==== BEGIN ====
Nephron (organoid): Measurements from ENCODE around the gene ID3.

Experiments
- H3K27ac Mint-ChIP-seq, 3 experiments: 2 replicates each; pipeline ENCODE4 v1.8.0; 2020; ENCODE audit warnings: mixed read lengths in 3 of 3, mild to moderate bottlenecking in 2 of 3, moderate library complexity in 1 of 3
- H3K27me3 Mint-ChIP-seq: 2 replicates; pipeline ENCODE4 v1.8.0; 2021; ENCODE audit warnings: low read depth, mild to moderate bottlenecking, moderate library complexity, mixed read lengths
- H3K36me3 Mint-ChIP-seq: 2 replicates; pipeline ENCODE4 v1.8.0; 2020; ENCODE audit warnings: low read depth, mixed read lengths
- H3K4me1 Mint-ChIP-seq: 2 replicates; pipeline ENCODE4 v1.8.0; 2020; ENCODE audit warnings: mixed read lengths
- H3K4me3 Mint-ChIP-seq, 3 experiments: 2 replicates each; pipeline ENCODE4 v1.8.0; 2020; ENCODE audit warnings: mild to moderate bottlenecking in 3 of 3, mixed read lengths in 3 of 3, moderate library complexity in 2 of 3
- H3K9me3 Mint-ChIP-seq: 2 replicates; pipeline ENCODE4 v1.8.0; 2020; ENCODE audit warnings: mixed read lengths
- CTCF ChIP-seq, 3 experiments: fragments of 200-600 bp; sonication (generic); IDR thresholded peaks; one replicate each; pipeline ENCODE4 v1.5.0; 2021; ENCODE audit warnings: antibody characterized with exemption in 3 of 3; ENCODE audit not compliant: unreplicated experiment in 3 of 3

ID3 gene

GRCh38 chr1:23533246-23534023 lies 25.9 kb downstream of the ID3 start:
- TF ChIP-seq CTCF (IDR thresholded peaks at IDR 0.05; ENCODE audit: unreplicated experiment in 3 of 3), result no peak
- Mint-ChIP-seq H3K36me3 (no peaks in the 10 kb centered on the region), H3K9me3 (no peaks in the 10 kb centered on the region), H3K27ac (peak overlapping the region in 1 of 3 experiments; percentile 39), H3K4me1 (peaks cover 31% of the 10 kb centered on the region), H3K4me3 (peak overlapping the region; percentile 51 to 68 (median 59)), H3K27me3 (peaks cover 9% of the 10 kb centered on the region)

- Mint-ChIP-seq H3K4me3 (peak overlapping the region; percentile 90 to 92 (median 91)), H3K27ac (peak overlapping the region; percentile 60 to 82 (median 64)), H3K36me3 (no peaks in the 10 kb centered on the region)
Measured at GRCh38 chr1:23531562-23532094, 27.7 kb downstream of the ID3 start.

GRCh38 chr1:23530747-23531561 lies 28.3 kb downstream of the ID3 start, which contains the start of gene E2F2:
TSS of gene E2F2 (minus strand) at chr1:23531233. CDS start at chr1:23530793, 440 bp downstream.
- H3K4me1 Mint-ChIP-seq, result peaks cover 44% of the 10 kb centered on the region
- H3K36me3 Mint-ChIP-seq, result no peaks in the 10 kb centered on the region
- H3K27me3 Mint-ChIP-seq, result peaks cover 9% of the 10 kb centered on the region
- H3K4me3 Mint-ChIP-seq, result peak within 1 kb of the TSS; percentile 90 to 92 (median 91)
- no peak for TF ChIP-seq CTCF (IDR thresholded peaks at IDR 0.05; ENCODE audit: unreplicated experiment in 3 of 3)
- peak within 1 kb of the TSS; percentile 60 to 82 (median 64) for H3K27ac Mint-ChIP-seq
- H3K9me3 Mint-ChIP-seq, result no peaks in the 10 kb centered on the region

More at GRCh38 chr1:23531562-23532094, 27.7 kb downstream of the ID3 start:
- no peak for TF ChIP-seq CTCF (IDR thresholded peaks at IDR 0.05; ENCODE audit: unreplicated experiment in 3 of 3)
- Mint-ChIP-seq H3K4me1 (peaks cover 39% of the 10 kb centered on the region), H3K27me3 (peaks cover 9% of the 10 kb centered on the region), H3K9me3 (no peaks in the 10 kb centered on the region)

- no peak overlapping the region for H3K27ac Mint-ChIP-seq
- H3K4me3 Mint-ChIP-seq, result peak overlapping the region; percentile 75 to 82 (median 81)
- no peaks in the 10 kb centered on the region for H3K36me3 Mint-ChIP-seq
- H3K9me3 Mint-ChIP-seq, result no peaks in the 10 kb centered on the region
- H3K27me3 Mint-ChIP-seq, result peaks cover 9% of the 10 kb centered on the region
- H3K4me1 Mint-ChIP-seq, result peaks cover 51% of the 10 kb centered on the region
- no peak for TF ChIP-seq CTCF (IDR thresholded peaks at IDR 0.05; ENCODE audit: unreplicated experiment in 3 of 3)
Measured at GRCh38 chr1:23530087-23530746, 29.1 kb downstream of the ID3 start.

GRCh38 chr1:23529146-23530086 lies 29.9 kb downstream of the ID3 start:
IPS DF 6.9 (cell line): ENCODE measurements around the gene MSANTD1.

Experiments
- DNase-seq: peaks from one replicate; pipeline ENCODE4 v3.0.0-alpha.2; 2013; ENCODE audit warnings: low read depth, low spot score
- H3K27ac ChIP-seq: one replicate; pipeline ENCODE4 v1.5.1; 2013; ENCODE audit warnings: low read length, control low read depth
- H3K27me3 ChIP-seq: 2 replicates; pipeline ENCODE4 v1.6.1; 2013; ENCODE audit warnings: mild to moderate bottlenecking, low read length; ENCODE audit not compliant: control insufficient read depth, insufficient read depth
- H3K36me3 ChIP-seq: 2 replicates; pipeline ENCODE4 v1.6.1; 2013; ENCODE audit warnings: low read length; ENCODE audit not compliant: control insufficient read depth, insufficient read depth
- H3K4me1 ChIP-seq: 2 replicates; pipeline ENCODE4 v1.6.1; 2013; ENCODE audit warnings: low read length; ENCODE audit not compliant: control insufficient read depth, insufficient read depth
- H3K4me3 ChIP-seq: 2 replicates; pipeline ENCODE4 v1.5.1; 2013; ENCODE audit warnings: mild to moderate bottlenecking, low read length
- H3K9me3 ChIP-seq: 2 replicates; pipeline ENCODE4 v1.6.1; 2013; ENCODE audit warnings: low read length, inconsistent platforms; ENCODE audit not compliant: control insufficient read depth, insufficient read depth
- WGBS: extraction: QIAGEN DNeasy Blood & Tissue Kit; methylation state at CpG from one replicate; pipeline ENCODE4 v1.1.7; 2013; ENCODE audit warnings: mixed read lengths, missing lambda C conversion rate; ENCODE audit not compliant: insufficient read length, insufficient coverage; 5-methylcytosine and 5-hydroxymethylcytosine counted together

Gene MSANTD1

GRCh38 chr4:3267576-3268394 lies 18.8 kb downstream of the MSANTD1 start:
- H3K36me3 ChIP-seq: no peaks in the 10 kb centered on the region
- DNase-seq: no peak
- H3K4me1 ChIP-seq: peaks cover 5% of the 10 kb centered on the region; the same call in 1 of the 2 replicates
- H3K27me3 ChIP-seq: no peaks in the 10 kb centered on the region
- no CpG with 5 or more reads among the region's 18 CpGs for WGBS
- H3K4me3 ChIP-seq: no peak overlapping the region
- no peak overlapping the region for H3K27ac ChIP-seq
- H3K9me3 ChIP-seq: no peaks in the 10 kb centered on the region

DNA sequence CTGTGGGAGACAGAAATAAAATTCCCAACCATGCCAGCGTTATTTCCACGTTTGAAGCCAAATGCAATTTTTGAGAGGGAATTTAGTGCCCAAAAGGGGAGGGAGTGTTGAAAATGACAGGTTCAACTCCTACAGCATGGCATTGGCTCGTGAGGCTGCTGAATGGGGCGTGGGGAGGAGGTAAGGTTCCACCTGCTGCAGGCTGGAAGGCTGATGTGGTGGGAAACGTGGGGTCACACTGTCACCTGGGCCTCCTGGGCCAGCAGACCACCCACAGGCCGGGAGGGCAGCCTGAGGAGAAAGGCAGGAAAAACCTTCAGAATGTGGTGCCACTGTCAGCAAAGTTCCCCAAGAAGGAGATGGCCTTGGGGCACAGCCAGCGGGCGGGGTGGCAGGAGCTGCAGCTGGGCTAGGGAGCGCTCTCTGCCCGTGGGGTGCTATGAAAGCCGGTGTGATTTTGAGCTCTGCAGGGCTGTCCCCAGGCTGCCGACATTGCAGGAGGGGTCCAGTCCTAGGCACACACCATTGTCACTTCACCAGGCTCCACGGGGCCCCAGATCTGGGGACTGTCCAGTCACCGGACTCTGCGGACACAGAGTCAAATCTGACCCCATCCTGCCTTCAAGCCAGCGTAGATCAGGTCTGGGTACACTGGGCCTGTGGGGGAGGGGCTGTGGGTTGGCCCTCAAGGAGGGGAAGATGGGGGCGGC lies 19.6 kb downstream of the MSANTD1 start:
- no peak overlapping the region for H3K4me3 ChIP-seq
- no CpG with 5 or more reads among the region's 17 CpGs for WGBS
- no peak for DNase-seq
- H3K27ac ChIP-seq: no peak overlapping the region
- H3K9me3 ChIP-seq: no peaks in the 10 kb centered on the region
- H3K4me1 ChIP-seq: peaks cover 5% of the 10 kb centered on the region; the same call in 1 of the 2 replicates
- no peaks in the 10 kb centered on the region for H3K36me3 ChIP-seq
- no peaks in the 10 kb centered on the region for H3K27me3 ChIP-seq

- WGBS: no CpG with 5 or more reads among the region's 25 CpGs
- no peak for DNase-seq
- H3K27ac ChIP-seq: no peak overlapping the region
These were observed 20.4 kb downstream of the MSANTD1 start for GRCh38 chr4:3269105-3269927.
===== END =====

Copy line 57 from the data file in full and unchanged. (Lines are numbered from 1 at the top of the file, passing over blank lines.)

DNA sequence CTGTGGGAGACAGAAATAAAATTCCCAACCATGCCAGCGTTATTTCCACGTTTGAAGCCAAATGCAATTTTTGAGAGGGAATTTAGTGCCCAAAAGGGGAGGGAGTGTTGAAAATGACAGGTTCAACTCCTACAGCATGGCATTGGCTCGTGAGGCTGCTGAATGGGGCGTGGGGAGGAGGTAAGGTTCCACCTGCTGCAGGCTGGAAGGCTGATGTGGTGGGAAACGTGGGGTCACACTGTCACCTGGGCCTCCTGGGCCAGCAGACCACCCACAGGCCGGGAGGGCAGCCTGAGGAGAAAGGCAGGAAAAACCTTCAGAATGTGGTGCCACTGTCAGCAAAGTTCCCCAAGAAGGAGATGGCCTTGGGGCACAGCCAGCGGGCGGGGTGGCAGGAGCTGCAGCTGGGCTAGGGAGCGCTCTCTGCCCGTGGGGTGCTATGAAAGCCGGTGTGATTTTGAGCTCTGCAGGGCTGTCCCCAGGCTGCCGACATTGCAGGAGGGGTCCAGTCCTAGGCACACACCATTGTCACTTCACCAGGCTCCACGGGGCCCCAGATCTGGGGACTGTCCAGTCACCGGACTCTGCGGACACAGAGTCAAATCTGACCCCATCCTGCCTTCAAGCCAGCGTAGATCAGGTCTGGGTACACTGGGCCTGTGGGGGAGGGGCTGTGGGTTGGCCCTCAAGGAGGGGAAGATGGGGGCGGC lies 19.6 kb downstream of the MSANTD1 start: